A smartphone being held in a child's hand with a blue cough screening application open, green lawn in background

Pfizer is paying Brisbane $179 million behind a smartphone app that claims to diagnose COVID-19

Pfizer has bought a Brisbane-based company that has created a smartphone app that says COVID-19 and other respiratory illnesses can be diagnosed by listening to a person coughing, for nearly $180 million.

ResApp Health Limited uses diagnostic technology developed by Associate Professor Udantha Abeyratne and his research team at the University of Queensland (UQ) to record and analyze a patient’s cough on a smartphone.

The app also considers self-reporting of minor symptoms such as a runny nose or fever to diagnose and measure the severity of a range of lung diseases, including asthma and pneumonia.

Pfizer, one of the world’s largest biopharmaceutical companies, offered to buy ResApp earlier this year when the company announced positive results for a COVID-19 screening test.

Recent studies have shown that the app has a 92% success rate in diagnosing the virus among symptomatic patients, but more clinical trials are needed for it to gain regulatory approval.

University of Queensland Vice President Professor Deborah Terry said the $179 million acquisition, which was completed on Monday, was a “fantastic” outcome for the company and associated researchers.

“The value of translating research into new point-of-care diagnoses to improve healthcare on a global scale cannot be underestimated,” Professor Terry said.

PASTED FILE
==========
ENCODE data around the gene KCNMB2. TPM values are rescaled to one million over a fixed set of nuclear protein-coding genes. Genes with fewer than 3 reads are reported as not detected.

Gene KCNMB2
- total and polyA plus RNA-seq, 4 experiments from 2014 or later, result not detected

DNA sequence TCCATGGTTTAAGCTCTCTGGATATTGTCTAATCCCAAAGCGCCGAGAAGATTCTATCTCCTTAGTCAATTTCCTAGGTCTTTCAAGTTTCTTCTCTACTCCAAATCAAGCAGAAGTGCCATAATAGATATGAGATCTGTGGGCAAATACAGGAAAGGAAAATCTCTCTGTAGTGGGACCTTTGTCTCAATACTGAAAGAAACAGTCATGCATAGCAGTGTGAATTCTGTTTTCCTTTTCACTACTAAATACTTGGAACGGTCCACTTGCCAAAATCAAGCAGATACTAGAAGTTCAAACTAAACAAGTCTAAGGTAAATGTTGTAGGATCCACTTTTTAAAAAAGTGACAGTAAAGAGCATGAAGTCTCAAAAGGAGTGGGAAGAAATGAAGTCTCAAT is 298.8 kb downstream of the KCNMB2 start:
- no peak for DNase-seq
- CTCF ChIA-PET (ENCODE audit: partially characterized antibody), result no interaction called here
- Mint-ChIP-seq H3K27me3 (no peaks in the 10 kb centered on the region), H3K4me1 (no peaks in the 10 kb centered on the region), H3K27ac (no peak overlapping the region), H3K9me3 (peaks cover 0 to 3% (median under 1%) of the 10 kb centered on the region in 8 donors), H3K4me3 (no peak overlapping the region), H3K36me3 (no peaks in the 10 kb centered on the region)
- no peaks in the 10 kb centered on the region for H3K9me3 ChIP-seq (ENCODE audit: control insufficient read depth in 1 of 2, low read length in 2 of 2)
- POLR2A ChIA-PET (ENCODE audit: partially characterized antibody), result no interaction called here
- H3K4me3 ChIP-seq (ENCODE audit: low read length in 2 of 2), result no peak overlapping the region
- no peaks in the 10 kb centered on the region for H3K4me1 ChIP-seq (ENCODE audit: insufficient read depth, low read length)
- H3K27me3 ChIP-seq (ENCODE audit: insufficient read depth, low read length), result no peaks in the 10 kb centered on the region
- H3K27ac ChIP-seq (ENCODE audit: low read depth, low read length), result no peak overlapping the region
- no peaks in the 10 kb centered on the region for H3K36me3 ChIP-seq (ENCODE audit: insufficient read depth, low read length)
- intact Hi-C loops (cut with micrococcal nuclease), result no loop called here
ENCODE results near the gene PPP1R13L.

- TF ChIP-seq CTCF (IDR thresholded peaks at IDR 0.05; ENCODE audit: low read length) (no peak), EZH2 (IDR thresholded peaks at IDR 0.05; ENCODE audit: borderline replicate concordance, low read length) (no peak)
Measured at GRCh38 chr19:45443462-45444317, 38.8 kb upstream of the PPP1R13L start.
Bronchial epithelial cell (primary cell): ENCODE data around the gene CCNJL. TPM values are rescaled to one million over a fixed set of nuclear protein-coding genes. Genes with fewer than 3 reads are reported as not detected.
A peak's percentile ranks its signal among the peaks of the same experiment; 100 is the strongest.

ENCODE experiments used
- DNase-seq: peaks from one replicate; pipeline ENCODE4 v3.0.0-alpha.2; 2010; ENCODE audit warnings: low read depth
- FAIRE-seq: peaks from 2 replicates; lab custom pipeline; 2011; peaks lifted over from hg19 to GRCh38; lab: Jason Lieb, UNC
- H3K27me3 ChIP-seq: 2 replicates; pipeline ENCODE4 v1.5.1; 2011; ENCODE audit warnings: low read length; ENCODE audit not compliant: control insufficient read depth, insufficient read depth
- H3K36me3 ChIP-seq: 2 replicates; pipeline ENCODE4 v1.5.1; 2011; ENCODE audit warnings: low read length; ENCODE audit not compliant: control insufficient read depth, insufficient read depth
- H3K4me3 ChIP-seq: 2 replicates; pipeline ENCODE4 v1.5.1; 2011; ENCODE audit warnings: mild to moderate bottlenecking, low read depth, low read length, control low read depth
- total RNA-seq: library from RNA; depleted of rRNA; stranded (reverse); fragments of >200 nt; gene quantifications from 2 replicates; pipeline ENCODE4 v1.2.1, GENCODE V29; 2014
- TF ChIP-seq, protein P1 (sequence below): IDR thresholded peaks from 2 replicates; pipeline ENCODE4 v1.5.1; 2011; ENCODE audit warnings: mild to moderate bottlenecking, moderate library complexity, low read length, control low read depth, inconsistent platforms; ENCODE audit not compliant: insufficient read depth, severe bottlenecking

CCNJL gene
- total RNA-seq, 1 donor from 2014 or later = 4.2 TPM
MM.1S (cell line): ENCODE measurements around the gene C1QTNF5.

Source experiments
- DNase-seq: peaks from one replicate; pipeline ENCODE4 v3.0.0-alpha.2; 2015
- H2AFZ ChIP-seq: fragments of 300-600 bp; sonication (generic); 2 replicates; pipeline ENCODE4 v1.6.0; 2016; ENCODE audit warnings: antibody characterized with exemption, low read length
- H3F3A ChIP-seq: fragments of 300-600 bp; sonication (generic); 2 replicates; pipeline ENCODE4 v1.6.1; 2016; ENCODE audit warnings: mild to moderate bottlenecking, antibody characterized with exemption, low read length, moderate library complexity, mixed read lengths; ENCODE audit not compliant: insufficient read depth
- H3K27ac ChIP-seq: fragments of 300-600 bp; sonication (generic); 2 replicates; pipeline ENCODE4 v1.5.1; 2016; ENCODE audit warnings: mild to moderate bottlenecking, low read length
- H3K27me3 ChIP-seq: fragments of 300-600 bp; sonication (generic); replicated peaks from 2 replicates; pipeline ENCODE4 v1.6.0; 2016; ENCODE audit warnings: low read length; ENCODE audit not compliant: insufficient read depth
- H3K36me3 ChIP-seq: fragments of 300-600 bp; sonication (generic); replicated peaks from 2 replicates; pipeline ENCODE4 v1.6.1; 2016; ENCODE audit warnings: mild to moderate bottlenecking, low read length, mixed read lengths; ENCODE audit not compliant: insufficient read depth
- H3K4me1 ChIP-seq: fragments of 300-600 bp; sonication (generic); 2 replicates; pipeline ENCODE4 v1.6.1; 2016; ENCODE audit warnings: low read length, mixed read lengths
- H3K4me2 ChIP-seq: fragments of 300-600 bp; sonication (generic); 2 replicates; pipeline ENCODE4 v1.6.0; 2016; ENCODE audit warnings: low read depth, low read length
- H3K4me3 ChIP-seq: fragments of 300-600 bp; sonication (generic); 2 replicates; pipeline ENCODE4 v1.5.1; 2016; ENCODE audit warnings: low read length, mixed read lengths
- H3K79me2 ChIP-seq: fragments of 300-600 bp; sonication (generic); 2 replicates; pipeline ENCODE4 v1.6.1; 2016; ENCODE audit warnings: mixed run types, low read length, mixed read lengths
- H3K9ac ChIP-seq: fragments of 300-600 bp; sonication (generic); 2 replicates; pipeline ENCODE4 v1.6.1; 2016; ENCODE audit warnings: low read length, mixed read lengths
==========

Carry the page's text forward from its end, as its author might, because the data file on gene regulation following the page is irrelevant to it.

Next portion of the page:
University of Queensland commercial company UniQuest licensed the technology to ResApp in September 2014.

“Information superhighway”

The diagnostic technology used at ResApp Health has been developed by Associate Professor Udantha Abeyratne.(supplied)

The research that led to the breakthrough began more than a decade ago with funding from a grant from the Bill & Melinda Gates Foundation, said Dr. Aperatne, from the School of Information Technology and Electrical Engineering.

“When I open my lungs, I open my airways, this is what I call the ‘superhighway of information,’ so I wondered if cough sounds, advanced signal processing and AI technology could be used to select features,” he said. .

“From the beginning, I had a great vision of developing scalable and cheap techniques for diagnosing lung diseases around the world – not just in sub-Saharan Africa, but even in developed urban cities like New York and Brisbane.”

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